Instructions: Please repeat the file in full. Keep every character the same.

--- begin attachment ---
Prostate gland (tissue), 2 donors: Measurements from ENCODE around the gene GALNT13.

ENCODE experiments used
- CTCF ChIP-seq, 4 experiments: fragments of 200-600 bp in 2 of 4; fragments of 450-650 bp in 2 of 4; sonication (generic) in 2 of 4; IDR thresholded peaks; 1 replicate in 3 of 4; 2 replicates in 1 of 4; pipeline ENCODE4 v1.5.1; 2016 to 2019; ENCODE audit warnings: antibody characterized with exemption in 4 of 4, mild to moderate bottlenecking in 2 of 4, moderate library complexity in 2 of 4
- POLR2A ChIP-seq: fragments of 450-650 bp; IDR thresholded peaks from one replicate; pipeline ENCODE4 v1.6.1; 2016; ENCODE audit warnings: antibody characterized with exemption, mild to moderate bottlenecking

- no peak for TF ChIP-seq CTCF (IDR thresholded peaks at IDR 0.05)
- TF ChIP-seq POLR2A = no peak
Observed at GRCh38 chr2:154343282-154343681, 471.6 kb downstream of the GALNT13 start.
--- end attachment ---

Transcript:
Prostate gland (tissue), 2 donors: Measurements from ENCODE around the gene GALNT13.

ENCODE experiments used
- CTCF ChIP-seq, 4 experiments: fragments of 200-600 bp in 2 of 4; fragments of 450-650 bp in 2 of 4; sonication (generic) in 2 of 4; IDR thresholded peaks; 1 replicate in 3 of 4; 2 replicates in 1 of 4; pipeline ENCODE4 v1.5.1; 2016 to 2019; ENCODE audit warnings: antibody characterized with exemption in 4 of 4, mild to moderate bottlenecking in 2 of 4, moderate library complexity in 2 of 4
- POLR2A ChIP-seq: fragments of 450-650 bp; IDR thresholded peaks from one replicate; pipeline ENCODE4 v1.6.1; 2016; ENCODE audit warnings: antibody characterized with exemption, mild to moderate bottlenecking

- no peak for TF ChIP-seq CTCF (IDR thresholded peaks at IDR 0.05)
- TF ChIP-seq POLR2A = no peak
Observed at GRCh38 chr2:154343282-154343681, 471.6 kb downstream of the GALNT13 start.